This time of year it is easy to find online lists like Gifts for Children with CVI or Sensory Gifts Your Child Will Love. In reality, these lists are hit or miss. Some sensory kids will like them, others will not. Just like all children, our kids with CVI are individuals, with their own preferences. Often their preferences make no sense with regard to CVI: the gift that makes too much noise, the gift with too many colors, the gift that’s too flashy. This year the holiday isn’t so much about what to put under the tree for my son with CVI, but what to put in his stocking? Continue reading “All I want for Xmas”
With the return to in person school following a year of remote learning, the birthday party invitation came early. The real and true measure of any and all social skills goals in the IEP should be, “By June, having received all appropriate supports in place all year long, the student with CVI will be invited to X number of birthday parties.” Believe me, there is nothing so gut wrenching as attempting to explain to your child why he was not invited to the party. Here we are in November, at the first birthday party invite, for my son with CVI. Continue reading “Back to birthday parties”
Along the way of raising a child with a disability, there are moments when life seems to somehow come full circle. That’s what happened one day while reading a favorite book to my son with CVI. Continue reading ““Dandelion””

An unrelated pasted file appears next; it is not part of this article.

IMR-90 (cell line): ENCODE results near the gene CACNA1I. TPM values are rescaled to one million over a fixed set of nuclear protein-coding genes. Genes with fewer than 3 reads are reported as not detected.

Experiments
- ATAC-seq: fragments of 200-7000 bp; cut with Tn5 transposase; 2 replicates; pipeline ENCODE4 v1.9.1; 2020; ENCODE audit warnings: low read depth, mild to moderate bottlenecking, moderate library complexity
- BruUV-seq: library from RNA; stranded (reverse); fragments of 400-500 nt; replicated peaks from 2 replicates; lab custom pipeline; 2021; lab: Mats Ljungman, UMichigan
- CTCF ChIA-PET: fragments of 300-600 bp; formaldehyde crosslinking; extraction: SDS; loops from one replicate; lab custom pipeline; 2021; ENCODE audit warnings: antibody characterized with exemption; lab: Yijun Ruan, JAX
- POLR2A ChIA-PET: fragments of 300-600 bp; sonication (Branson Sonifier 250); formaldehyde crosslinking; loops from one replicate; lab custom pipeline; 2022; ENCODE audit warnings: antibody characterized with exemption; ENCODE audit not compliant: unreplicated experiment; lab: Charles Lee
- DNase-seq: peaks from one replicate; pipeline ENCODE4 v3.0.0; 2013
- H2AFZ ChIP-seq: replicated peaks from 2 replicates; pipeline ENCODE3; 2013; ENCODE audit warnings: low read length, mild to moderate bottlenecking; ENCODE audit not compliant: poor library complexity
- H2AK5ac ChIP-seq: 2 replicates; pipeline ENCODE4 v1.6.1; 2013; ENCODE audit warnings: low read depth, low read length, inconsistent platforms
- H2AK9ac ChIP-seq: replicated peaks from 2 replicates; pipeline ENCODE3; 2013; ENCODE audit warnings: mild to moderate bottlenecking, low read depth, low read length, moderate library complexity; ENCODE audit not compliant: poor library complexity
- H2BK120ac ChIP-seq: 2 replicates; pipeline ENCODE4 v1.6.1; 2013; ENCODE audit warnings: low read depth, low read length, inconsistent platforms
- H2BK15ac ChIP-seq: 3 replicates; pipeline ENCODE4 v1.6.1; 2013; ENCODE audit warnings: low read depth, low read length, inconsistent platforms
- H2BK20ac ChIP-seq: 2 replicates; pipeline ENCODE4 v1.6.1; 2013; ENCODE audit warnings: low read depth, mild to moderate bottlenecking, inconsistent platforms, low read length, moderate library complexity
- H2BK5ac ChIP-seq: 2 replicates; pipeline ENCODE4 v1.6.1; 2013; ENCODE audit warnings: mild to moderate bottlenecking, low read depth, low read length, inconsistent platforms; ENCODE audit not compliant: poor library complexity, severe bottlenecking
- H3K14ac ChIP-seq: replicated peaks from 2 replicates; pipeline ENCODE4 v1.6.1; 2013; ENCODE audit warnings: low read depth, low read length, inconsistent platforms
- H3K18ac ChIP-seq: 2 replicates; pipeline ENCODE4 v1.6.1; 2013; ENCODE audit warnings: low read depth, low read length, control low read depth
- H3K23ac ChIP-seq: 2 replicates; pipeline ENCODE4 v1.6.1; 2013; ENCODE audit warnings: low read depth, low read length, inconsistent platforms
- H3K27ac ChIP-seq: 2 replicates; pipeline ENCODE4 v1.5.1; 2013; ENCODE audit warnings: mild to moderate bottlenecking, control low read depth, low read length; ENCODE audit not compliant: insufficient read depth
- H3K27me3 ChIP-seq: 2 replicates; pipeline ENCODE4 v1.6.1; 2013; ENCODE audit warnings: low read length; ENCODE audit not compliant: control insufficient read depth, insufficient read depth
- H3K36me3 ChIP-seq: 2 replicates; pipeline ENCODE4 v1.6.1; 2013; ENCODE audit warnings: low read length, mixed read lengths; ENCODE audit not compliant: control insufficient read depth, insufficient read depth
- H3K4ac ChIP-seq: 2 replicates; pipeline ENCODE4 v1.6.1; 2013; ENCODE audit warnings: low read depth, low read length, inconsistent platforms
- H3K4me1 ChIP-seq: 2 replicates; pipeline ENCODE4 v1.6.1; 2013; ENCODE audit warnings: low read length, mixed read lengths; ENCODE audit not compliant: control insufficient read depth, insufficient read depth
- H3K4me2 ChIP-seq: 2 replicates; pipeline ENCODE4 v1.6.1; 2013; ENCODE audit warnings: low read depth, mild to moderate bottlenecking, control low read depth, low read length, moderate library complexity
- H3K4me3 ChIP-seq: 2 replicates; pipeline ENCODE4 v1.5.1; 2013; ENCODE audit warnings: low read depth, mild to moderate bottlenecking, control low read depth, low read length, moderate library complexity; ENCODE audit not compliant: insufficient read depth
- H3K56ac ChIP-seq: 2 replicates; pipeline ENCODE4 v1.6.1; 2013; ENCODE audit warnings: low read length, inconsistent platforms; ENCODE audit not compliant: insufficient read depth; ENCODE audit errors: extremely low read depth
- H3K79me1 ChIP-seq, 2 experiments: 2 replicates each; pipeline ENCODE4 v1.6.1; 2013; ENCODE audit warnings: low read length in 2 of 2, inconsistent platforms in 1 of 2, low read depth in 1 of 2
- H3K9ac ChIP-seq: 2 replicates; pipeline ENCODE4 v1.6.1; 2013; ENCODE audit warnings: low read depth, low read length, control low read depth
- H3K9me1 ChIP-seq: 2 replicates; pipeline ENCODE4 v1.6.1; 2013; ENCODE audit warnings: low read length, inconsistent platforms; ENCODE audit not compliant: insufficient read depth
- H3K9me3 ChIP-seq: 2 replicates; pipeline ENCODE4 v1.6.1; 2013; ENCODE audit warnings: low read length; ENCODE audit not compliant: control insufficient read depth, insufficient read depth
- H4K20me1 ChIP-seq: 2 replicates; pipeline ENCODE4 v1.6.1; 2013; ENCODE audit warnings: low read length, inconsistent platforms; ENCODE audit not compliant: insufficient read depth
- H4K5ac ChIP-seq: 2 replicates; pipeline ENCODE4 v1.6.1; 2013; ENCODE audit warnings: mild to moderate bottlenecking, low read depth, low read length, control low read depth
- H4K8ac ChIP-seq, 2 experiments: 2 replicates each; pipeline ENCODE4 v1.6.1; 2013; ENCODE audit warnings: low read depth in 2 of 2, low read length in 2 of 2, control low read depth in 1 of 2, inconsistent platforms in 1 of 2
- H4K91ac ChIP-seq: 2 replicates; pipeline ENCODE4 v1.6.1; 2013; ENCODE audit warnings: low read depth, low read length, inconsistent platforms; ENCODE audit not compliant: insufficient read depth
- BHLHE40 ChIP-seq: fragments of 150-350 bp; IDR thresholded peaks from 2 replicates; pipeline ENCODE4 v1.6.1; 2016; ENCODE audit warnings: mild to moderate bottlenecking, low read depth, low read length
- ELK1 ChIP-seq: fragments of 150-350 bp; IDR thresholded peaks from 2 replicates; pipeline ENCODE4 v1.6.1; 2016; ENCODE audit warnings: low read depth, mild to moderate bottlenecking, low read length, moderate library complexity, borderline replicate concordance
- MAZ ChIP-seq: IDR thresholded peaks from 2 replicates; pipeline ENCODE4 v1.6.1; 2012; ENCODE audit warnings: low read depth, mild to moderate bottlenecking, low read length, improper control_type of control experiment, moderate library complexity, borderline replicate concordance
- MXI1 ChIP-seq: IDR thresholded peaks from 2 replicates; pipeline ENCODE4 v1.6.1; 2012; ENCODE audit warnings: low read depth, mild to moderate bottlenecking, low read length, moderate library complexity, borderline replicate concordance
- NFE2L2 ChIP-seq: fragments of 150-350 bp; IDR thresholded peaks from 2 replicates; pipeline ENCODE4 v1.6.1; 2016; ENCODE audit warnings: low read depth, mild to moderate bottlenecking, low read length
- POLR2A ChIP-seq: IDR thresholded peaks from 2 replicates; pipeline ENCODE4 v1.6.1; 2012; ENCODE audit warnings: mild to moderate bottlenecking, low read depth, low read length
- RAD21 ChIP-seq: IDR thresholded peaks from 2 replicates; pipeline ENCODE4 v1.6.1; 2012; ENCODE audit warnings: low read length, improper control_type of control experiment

“Everything is cancelled.”
All of his questions have the same response. I don’t know – everything is cancelled. We can’t do that right now – everything is cancelled. We can’t go there right now – everything is cancelled. When you have a sensory kid with CVI who exists on certainty and routine and predictability and structure, providing normalcy and certainty right now feels impossible. In this time of coronavirus, his CVI, his sensory experience, his worries, are not cancelled. Continue reading ““Coronaviress””
When it is both CVI Literacy awareness month and the time of the coronavirus, you know it is going to be a brief post. What follows is a description of one approach to early literacy and books that began with the use of familiar objects (because of the CVI characteristic, novelty) as suggested by Christine Roman-Lantzy, PhD.
Continue reading “CVI first books”